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Looking for productivity gains in ingredient handling

19 March 2018

Currently, up to 5% of a food manufacturer’s turnover will be associated with the costs of raw material handling, weighing and preparation. A new industrial R&D project, led by OAL (Olympus Automation Ltd) in collaboration with engineers, food technologists and computer scientists, drawn from UK industry and academia, aims to reduce this figure by looking at automated solutions for the preparation and handling of raw materials. 

The collaborative project is part-funded by a UK Government grant from Innovate UK through the Materials & Manufacturing research fund funding stream. The project will address the complexity of food manufacturing ingredient variability. In a given day, food manufacturers can deal with over 200 different raw materials with different states (solid, liquid, frozen, ambient and chilled), packaging format (bag, sack, box and drum), allergens and handling difficulties. It is complexity that has, traditionally, led to high manning levels, waste and inefficiencies.

Deploying OAL’s suite of APRIL Robotics Material Handling modules as their toolset at the University of Lincoln’s National Centre for Food Manufacturing Centre, the research team is exploring how to integrate robotic and automation solutions at each step of the production process. The research will examine how processes such as product handling and weighing, can be streamlined and made more efficient through new robotic technologies.

Handling challenges
?Andy Riches, group operations projects director at the Billington Group, a food production company involved with the project, explains more about the handling challenges: “The ability to accurately and efficiently prepare, weigh and batch the complex combination of ingredients within our product portfolio really is the engine room of our production environments. The processes involved have a direct effect on food safety, product quality and factory efficiency. We believe that the use of increased automation and technology to provide enhanced control, accuracy and repeatability will have a massive positive effect on all three of these critical factors within this core business function.”

One of OAL’s APRIL Robotics technologies that will be used in the project is a micro-ingredient weighing station that uses a collaborative robot to weigh out free flowing and non-free flowing powdered ingredients to an accuracy of 1g. Jake Norman, head of Innovation at OAL explains further: “Weighing out powders presents accuracy and health and safety challenges when undertaken by humans. Using a collaborative robot and smart algorithms from the University of Lincoln, APRIL’s solution can quickly weigh out powders, to a recipe, to an accuracy of 1g with zero cross contamination. In this project, we’re working with English Provender Company, part of the Billington Group, to map out its processes and crunch a year’s production data to analyse what the best solution is, looking at the potential for optimisation at each step.”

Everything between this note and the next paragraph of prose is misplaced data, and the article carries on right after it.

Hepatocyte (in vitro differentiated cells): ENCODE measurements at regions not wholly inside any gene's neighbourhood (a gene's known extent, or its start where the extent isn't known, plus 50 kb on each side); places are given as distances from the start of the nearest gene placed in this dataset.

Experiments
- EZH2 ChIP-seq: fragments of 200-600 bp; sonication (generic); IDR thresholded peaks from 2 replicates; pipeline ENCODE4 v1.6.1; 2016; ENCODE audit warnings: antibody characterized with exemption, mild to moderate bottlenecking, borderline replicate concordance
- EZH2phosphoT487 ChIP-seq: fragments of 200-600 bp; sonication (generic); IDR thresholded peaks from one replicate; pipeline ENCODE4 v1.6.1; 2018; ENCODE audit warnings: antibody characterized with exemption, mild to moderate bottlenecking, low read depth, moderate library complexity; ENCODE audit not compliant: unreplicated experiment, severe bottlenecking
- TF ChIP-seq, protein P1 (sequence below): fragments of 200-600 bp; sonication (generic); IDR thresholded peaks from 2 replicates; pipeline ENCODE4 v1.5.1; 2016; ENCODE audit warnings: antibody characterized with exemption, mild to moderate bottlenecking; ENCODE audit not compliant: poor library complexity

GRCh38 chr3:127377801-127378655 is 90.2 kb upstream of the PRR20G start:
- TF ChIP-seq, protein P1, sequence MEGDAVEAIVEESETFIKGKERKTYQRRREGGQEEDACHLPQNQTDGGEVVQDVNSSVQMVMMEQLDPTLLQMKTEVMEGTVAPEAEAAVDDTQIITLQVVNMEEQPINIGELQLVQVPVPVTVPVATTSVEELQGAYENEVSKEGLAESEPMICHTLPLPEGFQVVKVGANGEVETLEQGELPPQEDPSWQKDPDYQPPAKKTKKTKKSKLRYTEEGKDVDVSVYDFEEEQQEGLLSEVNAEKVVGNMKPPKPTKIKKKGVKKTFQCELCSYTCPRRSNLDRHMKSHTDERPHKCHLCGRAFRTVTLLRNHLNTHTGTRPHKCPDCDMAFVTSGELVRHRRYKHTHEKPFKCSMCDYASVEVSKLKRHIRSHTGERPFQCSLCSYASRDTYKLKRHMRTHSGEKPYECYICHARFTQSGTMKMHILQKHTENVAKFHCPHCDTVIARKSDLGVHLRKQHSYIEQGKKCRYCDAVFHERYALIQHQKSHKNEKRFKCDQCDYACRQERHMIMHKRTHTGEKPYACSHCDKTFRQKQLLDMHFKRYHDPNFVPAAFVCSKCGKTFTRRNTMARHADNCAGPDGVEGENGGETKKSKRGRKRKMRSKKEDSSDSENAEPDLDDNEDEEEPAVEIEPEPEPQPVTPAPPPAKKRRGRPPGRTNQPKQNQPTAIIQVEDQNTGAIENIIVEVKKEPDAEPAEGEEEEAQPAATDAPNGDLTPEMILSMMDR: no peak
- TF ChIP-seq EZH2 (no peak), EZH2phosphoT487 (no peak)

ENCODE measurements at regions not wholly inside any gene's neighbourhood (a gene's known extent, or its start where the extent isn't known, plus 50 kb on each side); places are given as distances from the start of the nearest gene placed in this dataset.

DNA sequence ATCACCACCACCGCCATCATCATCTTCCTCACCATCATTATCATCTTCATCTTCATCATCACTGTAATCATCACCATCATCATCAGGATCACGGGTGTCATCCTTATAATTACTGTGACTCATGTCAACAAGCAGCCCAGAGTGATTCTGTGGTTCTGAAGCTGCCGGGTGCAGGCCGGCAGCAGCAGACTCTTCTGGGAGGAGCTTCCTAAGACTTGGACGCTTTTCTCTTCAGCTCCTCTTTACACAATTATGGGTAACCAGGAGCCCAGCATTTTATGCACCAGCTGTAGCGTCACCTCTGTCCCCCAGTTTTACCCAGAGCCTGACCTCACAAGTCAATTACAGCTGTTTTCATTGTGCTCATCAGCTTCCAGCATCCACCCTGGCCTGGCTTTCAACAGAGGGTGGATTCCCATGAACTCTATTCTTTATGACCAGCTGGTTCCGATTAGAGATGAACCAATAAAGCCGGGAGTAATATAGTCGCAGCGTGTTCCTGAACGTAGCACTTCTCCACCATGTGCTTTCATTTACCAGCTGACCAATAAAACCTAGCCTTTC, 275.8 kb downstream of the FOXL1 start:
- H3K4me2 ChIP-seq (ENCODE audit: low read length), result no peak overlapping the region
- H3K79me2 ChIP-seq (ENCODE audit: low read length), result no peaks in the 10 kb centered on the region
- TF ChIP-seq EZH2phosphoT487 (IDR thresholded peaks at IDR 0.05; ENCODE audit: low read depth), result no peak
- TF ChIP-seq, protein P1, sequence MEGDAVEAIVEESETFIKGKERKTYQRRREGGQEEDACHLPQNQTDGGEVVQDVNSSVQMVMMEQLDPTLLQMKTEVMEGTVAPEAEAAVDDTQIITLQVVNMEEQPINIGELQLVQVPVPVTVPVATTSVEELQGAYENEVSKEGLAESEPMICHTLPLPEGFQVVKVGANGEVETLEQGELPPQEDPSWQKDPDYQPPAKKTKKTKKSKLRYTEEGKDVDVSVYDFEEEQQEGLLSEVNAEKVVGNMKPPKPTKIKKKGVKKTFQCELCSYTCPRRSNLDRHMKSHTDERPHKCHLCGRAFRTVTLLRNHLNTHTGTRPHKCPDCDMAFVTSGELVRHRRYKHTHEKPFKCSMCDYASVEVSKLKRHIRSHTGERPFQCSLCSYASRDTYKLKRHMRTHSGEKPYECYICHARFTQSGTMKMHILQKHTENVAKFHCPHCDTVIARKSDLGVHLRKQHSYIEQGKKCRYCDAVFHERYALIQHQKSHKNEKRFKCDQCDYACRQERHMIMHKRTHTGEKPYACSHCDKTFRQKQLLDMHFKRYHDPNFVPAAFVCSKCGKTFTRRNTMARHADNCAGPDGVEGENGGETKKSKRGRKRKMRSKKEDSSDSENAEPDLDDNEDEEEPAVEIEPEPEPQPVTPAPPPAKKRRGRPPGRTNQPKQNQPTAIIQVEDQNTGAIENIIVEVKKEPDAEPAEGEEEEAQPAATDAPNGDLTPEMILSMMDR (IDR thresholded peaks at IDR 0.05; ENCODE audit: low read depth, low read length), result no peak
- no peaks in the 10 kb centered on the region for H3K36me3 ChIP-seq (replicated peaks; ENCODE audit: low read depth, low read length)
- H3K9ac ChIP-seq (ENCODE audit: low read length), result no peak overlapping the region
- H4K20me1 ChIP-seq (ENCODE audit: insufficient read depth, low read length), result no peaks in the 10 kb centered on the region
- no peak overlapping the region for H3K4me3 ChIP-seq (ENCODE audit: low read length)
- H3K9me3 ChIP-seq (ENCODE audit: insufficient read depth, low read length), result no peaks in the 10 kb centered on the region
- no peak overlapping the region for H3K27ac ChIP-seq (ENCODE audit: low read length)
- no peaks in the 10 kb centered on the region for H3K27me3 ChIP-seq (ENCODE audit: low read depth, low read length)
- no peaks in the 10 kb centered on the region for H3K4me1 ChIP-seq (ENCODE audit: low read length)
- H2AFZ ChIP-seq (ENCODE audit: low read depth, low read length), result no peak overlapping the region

Mark Swainson, deputy head at the University of Lincoln's National Centre for Food Manufacturing (NCFM) will lead the research team. Commenting on the project, he said: "To unlock improved value, quality and sustainability, the food manufacturing sector needs a game-changing, innovative reinvention of its production processes. We want to push the practical and scientific boundaries of food process technologies, robotic materials’ handling, machine learning, and computer vision systems. The goal is to produce a full technological solution which provides proof that robotics and automation can be the catalyst for much-needed productivity gains in the food manufacturing industry. The industry needs a step change. All the low hanging fruit has gone. This project is not about marginal gains, it is about identifying a game-changer that can turbocharge productivity in food manufacturing processes.”


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